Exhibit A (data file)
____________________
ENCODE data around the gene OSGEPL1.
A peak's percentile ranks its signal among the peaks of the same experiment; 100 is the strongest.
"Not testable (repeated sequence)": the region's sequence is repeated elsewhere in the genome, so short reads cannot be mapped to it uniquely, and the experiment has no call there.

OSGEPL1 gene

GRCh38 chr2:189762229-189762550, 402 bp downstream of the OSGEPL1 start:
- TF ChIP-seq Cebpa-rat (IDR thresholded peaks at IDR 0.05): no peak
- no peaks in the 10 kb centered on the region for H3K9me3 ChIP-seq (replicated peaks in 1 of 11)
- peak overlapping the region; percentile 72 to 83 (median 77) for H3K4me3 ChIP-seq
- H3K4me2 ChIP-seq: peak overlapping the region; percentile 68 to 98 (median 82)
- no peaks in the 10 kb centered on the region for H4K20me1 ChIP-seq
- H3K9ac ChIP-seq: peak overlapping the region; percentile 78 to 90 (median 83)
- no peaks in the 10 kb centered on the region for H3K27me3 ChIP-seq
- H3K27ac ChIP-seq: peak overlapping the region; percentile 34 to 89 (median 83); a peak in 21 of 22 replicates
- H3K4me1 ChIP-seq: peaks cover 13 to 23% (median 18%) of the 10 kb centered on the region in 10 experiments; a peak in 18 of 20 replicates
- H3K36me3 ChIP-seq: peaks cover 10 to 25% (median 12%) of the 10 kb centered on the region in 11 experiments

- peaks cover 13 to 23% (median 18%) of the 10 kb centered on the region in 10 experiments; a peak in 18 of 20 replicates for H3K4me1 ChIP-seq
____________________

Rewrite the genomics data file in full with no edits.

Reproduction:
ENCODE data around the gene OSGEPL1.
A peak's percentile ranks its signal among the peaks of the same experiment; 100 is the strongest.
"Not testable (repeated sequence)": the region's sequence is repeated elsewhere in the genome, so short reads cannot be mapped to it uniquely, and the experiment has no call there.

OSGEPL1 gene

GRCh38 chr2:189762229-189762550, 402 bp downstream of the OSGEPL1 start:
- TF ChIP-seq Cebpa-rat (IDR thresholded peaks at IDR 0.05): no peak
- no peaks in the 10 kb centered on the region for H3K9me3 ChIP-seq (replicated peaks in 1 of 11)
- peak overlapping the region; percentile 72 to 83 (median 77) for H3K4me3 ChIP-seq
- H3K4me2 ChIP-seq: peak overlapping the region; percentile 68 to 98 (median 82)
- no peaks in the 10 kb centered on the region for H4K20me1 ChIP-seq
- H3K9ac ChIP-seq: peak overlapping the region; percentile 78 to 90 (median 83)
- no peaks in the 10 kb centered on the region for H3K27me3 ChIP-seq
- H3K27ac ChIP-seq: peak overlapping the region; percentile 34 to 89 (median 83); a peak in 21 of 22 replicates
- H3K4me1 ChIP-seq: peaks cover 13 to 23% (median 18%) of the 10 kb centered on the region in 10 experiments; a peak in 18 of 20 replicates
- H3K36me3 ChIP-seq: peaks cover 10 to 25% (median 12%) of the 10 kb centered on the region in 11 experiments

- peaks cover 13 to 23% (median 18%) of the 10 kb centered on the region in 10 experiments; a peak in 18 of 20 replicates for H3K4me1 ChIP-seq